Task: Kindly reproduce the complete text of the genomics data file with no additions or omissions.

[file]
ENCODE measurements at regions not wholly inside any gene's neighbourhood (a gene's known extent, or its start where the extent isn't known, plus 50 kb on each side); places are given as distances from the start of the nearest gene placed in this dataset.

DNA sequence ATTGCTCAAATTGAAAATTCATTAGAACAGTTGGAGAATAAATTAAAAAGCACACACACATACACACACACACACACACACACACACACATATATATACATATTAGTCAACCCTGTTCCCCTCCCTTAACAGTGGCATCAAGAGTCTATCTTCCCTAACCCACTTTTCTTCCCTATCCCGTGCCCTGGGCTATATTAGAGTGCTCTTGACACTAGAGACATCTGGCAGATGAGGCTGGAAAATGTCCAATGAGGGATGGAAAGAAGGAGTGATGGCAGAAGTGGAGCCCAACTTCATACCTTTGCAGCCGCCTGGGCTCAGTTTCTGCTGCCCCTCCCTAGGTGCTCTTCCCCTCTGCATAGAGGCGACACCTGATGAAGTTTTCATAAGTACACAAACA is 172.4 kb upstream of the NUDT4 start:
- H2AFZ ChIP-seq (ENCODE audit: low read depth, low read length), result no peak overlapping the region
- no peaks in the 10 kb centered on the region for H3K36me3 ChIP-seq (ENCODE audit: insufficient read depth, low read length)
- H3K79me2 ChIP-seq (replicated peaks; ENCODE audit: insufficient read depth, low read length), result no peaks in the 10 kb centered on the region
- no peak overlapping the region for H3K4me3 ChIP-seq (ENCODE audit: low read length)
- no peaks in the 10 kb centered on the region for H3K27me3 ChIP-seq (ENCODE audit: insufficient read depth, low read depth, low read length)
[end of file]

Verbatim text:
ENCODE measurements at regions not wholly inside any gene's neighbourhood (a gene's known extent, or its start where the extent isn't known, plus 50 kb on each side); places are given as distances from the start of the nearest gene placed in this dataset.

DNA sequence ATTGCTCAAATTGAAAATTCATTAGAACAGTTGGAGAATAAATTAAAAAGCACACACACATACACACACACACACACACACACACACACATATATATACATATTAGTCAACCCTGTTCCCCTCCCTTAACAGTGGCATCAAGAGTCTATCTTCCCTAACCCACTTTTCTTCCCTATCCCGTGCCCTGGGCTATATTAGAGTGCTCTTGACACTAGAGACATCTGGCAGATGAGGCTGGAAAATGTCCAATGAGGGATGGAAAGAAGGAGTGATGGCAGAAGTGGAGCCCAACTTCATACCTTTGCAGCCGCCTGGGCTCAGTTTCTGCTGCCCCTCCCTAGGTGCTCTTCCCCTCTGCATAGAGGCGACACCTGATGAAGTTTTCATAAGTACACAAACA is 172.4 kb upstream of the NUDT4 start:
- H2AFZ ChIP-seq (ENCODE audit: low read depth, low read length), result no peak overlapping the region
- no peaks in the 10 kb centered on the region for H3K36me3 ChIP-seq (ENCODE audit: insufficient read depth, low read length)
- H3K79me2 ChIP-seq (replicated peaks; ENCODE audit: insufficient read depth, low read length), result no peaks in the 10 kb centered on the region
- no peak overlapping the region for H3K4me3 ChIP-seq (ENCODE audit: low read length)
- no peaks in the 10 kb centered on the region for H3K27me3 ChIP-seq (ENCODE audit: insufficient read depth, low read depth, low read length)